HALALA

15-Year-Old Speaks Up For South Africa's Endangered Sharks

Sethu Mataung is doing everything in her power to improve the fate of our marine species.

07/12/2017 15:24 SAST | Updated 07/12/2017 15:24 SAST
Garreth van Niekerk

The future of South Africa's shark populations are not looking good. Outdated shark nets, overfishing, and a general ignorance about the endangered nature of our ocean's marine species are threatening their survival.

But 15-year-old Sethu Mataung is doing everything in her power to change that. The brave young woman is working with her schoolmates, teachers, and research bodies in Durban -- where she is a student at Eden College -- to turn around the fate of Durban's endangered sharks.

Mataung's presentation at the 2017 Wildlife Youth Forum, which took place on Thursday in Johannesburg, presented her team's findings. Their work compared the different shark-protection methods (i.e., methods to protect humans from sharks) currently in place, to determine their effectiveness in a more holistic marine context.

"We always talk about terrestrial animals, like rhinos and elephants, but no one talks about marine species. We leant in our research that sharks were endangered –– even though you always expect sharks to be predators, and always hunting people," Mataung told HuffPost.

Their research examined two case studies: one in Durban, which still makes use of traditional shark nets, and another in Australia, which makes use of more high-tech approaches. Durban's shark nets have a high level of by-catch, she explains –– in other words, other endangered animals like turtles and dolphins, along with harmless shark species like hammerheads, are frequent fatalities of outdated methods like nets.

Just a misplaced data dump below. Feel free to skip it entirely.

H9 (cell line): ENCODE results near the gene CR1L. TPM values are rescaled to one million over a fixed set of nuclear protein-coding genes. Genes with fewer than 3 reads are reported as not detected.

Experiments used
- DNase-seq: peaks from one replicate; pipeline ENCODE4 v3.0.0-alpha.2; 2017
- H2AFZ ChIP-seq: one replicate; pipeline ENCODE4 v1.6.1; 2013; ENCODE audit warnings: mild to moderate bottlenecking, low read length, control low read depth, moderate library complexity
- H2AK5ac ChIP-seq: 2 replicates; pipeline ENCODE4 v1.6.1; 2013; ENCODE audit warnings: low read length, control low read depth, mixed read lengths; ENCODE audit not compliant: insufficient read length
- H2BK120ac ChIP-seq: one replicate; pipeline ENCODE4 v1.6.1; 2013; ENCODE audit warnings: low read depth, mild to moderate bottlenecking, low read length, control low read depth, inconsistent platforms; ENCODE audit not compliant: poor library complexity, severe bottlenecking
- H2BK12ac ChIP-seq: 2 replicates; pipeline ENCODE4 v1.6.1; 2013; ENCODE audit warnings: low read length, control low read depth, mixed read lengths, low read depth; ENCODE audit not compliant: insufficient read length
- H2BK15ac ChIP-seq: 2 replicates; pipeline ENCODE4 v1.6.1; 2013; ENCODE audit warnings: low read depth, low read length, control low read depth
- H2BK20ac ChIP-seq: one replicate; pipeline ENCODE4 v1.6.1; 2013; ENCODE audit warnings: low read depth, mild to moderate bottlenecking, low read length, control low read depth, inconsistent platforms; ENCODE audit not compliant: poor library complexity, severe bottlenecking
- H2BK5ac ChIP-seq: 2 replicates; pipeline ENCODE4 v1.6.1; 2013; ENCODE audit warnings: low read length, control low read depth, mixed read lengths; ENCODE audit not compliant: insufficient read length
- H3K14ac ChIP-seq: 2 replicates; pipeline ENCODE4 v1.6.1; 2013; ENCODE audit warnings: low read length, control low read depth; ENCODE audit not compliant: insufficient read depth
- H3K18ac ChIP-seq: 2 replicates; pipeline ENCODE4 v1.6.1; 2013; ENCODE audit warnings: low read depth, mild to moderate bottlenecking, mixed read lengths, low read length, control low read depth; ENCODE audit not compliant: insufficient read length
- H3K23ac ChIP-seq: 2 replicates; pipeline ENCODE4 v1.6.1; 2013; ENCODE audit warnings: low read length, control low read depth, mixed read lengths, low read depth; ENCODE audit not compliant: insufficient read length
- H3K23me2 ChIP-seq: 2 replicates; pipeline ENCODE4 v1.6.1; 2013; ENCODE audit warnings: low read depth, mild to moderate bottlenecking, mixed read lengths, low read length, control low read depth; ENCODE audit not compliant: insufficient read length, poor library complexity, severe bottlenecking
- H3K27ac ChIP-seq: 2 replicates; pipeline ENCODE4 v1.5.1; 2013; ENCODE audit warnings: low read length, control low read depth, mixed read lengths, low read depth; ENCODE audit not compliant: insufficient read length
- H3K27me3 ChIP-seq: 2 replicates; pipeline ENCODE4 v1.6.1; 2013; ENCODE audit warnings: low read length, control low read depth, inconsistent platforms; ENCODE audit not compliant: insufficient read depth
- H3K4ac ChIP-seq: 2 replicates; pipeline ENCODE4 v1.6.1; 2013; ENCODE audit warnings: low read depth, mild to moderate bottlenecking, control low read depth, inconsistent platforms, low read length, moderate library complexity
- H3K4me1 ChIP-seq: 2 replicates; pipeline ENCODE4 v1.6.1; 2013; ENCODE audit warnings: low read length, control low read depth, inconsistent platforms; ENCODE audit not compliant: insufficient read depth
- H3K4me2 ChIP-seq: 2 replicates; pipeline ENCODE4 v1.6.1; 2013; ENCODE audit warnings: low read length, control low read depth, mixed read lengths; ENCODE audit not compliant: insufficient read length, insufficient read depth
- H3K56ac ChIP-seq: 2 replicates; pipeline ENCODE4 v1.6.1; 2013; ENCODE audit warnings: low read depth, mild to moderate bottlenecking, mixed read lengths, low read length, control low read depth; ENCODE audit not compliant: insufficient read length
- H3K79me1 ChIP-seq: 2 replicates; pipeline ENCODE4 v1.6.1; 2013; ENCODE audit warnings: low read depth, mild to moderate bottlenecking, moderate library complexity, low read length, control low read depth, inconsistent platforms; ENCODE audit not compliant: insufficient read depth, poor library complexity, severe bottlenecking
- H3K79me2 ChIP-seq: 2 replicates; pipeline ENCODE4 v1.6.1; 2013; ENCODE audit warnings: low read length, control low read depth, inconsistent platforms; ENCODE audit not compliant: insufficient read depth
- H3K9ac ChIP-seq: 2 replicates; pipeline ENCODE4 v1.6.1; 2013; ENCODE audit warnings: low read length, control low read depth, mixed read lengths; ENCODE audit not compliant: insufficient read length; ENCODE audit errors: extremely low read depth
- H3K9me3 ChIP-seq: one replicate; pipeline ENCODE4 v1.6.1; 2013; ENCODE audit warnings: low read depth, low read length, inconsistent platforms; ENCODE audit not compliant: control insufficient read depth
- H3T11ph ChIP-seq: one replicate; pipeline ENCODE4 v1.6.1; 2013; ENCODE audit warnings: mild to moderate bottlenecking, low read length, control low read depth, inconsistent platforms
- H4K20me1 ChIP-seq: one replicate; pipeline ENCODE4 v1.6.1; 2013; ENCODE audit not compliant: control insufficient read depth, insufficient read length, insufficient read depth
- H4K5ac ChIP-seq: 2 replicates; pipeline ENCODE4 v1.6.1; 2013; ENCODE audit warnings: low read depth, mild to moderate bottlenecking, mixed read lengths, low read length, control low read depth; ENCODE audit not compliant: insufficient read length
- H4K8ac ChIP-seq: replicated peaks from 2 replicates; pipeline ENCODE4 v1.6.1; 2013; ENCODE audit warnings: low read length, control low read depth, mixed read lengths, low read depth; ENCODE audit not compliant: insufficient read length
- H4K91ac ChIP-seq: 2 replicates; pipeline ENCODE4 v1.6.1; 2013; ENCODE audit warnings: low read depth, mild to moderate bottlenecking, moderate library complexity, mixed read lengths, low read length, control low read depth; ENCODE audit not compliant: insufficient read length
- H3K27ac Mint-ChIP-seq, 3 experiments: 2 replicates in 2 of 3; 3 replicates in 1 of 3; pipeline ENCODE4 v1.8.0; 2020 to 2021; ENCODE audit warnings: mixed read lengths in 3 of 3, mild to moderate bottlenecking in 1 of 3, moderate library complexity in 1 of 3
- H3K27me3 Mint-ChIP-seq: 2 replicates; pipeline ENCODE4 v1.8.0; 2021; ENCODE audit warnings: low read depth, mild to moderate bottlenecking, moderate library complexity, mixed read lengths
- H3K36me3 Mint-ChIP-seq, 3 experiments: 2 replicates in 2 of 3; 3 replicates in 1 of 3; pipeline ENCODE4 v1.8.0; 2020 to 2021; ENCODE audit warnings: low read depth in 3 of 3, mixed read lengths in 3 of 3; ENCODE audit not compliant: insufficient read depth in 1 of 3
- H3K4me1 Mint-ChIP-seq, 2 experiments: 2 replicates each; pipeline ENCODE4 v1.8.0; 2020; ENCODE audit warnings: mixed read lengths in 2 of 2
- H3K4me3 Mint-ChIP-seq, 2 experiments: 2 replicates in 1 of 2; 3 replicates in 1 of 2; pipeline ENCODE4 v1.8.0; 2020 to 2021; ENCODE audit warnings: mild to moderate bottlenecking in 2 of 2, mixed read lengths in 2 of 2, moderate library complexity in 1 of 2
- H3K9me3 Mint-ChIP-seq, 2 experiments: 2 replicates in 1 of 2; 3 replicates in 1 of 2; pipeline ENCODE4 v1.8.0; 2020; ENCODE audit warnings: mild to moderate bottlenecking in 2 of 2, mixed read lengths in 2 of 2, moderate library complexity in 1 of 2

"We learnt that Australia is very innovative in terms of their shark-protection methods. They have this new system in place that is basically a clever buoy system that detects species," she explains.

Cape Town has moved toward a slightly more advanced drumline system of protection, but there are still psychological barriers in the public consciousness that prevent the adoption of several new technologies, because don't include an actual physical barrier.

"You always think that [protection against shark attacks] has to be a barrier, but it really doesn't have to," she says. "It's all about how people feel. If you tell them that there are only buoys, or drumlines, in the water, they are going to be sceptical about going into the water. They want to feel protected. So the people in charge still want to make people feel comfortable, even though they don't really need to."

Her love for sharks began at the age of three.

"The thing I like about them is that they are so misunderstood. They really don't want to come and attack us. I see that in my friends too –– we judge people before we really know what they want. I feel like the shark species have been judged a lot [because of] attacks, but they aren't the bad predators they are made out to be."

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